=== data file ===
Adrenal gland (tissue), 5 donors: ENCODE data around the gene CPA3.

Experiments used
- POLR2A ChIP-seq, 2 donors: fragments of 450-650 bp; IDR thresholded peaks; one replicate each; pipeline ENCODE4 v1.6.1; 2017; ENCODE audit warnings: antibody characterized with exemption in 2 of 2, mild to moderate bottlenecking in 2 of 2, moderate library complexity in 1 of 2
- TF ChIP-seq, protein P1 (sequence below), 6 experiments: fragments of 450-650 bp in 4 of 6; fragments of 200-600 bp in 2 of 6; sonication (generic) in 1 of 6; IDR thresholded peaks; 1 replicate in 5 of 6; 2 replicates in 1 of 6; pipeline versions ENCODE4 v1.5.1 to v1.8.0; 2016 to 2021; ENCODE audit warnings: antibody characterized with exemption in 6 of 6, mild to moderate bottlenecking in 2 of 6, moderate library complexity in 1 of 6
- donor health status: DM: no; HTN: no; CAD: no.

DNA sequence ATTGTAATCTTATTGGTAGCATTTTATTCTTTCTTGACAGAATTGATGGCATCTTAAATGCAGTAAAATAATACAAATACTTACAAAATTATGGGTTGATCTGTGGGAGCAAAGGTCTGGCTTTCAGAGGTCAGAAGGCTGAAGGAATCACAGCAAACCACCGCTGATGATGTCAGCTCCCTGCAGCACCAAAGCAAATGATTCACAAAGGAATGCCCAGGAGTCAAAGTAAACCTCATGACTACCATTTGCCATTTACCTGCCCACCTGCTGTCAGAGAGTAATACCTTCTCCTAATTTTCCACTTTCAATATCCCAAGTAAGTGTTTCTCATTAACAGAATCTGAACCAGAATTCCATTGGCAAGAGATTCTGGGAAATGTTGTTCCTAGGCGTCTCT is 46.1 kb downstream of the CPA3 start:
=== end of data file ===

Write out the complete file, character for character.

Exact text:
Adrenal gland (tissue), 5 donors: ENCODE data around the gene CPA3.

Experiments used
- POLR2A ChIP-seq, 2 donors: fragments of 450-650 bp; IDR thresholded peaks; one replicate each; pipeline ENCODE4 v1.6.1; 2017; ENCODE audit warnings: antibody characterized with exemption in 2 of 2, mild to moderate bottlenecking in 2 of 2, moderate library complexity in 1 of 2
- TF ChIP-seq, protein P1 (sequence below), 6 experiments: fragments of 450-650 bp in 4 of 6; fragments of 200-600 bp in 2 of 6; sonication (generic) in 1 of 6; IDR thresholded peaks; 1 replicate in 5 of 6; 2 replicates in 1 of 6; pipeline versions ENCODE4 v1.5.1 to v1.8.0; 2016 to 2021; ENCODE audit warnings: antibody characterized with exemption in 6 of 6, mild to moderate bottlenecking in 2 of 6, moderate library complexity in 1 of 6
- donor health status: DM: no; HTN: no; CAD: no.

DNA sequence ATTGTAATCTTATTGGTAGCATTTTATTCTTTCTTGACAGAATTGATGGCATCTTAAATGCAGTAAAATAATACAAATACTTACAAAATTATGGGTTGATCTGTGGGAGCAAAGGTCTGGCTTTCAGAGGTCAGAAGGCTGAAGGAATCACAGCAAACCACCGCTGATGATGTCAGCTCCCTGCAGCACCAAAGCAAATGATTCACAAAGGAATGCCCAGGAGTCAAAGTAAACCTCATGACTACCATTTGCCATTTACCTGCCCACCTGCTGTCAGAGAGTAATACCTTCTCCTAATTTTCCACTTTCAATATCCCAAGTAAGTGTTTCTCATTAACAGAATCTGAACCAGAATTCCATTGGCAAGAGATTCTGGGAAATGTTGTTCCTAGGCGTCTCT is 46.1 kb downstream of the CPA3 start: